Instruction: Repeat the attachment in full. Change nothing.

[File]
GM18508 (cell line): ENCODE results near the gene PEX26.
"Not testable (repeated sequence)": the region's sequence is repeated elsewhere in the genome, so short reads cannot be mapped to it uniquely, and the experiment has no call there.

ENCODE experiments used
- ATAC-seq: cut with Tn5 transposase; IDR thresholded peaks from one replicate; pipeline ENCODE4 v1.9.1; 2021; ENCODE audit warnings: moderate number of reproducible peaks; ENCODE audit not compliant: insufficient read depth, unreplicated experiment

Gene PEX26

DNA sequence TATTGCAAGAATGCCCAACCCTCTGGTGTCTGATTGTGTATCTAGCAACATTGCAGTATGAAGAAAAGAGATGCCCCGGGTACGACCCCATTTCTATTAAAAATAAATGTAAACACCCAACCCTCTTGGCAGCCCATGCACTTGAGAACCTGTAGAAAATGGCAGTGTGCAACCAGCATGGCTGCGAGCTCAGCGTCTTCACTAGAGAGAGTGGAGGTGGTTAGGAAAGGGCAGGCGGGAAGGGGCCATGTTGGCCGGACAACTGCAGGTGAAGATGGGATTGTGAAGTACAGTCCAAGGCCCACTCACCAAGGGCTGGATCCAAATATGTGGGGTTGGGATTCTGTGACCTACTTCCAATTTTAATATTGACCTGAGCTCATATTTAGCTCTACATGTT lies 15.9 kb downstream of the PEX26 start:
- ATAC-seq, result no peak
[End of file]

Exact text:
GM18508 (cell line): ENCODE results near the gene PEX26.
"Not testable (repeated sequence)": the region's sequence is repeated elsewhere in the genome, so short reads cannot be mapped to it uniquely, and the experiment has no call there.

ENCODE experiments used
- ATAC-seq: cut with Tn5 transposase; IDR thresholded peaks from one replicate; pipeline ENCODE4 v1.9.1; 2021; ENCODE audit warnings: moderate number of reproducible peaks; ENCODE audit not compliant: insufficient read depth, unreplicated experiment

Gene PEX26

DNA sequence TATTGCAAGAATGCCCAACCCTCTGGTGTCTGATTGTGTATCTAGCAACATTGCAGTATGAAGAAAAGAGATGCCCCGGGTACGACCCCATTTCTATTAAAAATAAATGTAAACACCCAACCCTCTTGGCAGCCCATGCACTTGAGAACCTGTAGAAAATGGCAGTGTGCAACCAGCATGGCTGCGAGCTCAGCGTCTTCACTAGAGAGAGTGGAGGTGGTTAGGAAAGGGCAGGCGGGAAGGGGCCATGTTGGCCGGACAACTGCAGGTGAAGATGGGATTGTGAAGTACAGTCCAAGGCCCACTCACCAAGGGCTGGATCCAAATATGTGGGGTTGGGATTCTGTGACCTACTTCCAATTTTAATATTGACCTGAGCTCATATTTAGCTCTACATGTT lies 15.9 kb downstream of the PEX26 start:
- ATAC-seq, result no peak